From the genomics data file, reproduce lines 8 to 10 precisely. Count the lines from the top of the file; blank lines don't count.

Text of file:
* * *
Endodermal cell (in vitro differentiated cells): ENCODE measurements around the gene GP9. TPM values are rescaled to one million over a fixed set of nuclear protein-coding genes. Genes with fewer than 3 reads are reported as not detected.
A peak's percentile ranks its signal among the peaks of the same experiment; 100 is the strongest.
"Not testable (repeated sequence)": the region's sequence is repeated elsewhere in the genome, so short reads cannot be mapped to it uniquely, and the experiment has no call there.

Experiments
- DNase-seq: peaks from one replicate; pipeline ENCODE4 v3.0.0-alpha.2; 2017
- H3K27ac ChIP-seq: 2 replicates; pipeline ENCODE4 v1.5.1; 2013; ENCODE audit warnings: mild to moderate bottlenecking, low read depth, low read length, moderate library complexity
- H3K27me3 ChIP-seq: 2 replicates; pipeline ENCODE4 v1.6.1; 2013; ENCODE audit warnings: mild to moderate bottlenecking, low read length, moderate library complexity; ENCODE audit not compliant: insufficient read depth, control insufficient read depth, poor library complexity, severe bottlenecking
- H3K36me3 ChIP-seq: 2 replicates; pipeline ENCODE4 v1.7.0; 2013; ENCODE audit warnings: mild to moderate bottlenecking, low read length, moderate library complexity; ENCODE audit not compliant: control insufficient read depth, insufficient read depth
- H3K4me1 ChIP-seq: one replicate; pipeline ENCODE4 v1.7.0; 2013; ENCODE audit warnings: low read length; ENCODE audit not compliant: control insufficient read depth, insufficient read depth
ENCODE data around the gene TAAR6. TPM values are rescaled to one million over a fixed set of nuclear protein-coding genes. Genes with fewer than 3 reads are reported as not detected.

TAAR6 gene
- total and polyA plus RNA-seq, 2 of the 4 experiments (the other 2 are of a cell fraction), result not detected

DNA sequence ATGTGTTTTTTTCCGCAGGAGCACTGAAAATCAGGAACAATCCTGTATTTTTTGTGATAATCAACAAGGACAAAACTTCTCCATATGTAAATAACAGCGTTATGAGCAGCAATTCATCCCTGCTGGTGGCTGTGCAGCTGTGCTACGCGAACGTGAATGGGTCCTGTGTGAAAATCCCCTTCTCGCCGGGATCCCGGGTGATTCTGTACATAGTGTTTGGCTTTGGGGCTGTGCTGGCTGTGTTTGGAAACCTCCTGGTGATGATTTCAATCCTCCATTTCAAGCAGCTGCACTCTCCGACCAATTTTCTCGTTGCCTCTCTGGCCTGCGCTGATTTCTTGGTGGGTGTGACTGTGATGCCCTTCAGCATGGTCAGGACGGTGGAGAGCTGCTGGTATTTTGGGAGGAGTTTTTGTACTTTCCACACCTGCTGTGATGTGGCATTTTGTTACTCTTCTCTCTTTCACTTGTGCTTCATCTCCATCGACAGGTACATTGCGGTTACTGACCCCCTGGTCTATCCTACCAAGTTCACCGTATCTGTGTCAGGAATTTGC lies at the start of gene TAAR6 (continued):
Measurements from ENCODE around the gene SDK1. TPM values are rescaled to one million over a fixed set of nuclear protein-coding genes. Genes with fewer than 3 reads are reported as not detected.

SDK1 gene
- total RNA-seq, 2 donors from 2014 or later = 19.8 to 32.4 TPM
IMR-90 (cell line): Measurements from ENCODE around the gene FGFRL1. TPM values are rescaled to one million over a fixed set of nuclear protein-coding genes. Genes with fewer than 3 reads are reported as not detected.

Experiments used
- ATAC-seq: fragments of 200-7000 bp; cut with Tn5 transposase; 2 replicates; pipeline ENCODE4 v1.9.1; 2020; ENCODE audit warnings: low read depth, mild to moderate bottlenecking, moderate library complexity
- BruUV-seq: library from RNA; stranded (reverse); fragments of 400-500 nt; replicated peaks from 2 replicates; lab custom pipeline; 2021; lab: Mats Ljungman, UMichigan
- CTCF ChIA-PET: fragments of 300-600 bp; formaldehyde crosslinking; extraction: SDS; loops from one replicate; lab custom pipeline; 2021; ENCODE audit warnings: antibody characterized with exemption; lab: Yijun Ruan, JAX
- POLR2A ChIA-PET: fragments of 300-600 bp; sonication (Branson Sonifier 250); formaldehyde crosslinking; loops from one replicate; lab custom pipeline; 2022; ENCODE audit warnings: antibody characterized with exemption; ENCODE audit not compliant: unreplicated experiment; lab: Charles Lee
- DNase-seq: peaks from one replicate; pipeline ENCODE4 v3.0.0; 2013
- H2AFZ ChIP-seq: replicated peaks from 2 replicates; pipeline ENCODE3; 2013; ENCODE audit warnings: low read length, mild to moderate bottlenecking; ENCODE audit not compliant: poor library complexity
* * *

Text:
- H3K36me3 ChIP-seq: 2 replicates; pipeline ENCODE4 v1.7.0; 2013; ENCODE audit warnings: mild to moderate bottlenecking, low read length, moderate library complexity; ENCODE audit not compliant: control insufficient read depth, insufficient read depth
- H3K4me1 ChIP-seq: one replicate; pipeline ENCODE4 v1.7.0; 2013; ENCODE audit warnings: low read length; ENCODE audit not compliant: control insufficient read depth, insufficient read depth
ENCODE data around the gene TAAR6. TPM values are rescaled to one million over a fixed set of nuclear protein-coding genes. Genes with fewer than 3 reads are reported as not detected.